Because of its thinner frame, you can get a third-party case for it that won’t take up much room in your bag, suitcase or baggage.
The Nintendo Switch Lite also comes in more color configurations than the two models.
Nintendo Switch Review: Why get the base Nintendo Switch?
The Nintendo Switch console is named after its versatility as it can convert to handheld and docked mode quickly. It can easily be used as a companion when in handheld mode but it also features the full capability of traditional game consoles when it’s in docked mode. While the Switch Lite is solely a handheld console, the base Switch model allows you to enjoy multiplayer games with multiple other family members or friends on a full-sized TV screen.
It is really simple to switch between handheld and docked mode.
When docked, your Nintendo Switch automatically fires up video to the TV via an HDMI connection, and when removed from the dock, the screen automatically reverts to its default handheld screen mode in an instant. That hassle-less transition is what makes the Nintendo Switch unique.
If you lean on customizing your electronics more often, you won’t get disappointed with the Nintendo Switch base model. To give the system a distinct look, the Joy-Con controllers can be readily swapped with controllers of other colors.
Unlike the Nintendo Switch Lite, the basic model’s Joy-Cons have a built-in vibration motor that gives force feedback in some titles. You can also use the superior Nintendo Switch Pro controller to play for action-heavy Switch games or SNES games. When I play Zelda, I mostly use the Switch Pro Controller since it has a better grip and is more comfortable for me.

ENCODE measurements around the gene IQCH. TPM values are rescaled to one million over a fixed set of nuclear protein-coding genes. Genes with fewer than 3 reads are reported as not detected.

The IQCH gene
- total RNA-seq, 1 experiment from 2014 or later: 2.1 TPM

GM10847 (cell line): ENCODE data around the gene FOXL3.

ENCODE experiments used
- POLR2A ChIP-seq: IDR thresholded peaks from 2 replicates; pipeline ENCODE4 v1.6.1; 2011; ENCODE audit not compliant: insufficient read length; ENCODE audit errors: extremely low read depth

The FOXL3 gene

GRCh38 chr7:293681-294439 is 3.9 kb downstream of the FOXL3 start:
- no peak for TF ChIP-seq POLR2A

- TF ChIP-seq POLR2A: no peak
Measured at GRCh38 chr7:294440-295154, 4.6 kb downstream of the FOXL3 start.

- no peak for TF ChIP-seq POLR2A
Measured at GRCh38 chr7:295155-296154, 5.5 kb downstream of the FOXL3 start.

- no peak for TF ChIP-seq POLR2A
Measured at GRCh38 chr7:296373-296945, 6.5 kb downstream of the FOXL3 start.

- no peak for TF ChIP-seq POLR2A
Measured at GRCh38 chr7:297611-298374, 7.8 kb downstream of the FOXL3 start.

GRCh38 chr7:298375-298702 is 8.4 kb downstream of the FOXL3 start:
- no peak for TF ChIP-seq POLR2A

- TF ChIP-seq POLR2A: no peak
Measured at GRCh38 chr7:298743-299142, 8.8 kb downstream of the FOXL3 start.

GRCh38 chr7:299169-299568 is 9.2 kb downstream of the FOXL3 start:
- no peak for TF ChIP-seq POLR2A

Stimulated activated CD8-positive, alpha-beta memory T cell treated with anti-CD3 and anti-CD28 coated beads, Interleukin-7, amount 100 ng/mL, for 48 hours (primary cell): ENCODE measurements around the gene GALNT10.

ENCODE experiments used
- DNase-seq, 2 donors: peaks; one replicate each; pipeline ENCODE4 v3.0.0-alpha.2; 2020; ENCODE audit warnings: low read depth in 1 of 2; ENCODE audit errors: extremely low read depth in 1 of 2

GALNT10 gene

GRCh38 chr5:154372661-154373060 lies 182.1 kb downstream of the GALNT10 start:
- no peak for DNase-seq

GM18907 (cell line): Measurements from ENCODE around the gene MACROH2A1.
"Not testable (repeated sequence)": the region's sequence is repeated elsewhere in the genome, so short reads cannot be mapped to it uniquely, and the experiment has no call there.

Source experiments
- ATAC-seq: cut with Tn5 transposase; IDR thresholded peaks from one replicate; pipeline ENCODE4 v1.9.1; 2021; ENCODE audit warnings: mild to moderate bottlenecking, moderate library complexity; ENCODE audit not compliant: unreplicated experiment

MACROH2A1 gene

In general, I think that the base Switch model is the best option for most people because of these features.
Nintendo Switch Review: Is Nintendo Switch OLED a better choice?
If you want to enjoy Nintendo games on a crisper, vibrant screen, getting the Nintendo Switch OLED is your choice. In fact, the improved screen is the major selling point of this model.
In terms of specs, the upgrades that the OLED version receives is worth more than $50 difference between the basic Nintendo Switch and this model. But while the upgrades are great, it’s definitely not for everyone.
The brighter and larger OLED screen is a significant upgrade over the standard Nintendo Switch, making it an attractive choice if you mainly play in tabletop mode, or in handheld mode. This same upgrade has a lesser impact though if you mainly play on your TV in docked mode. The base model already has that.
Just like the standard Switch, the OLED version has detachable Joy-Cons on either side of the game system that can be customized. The same set of Joy-Cons contains a vibration motor for force feedback.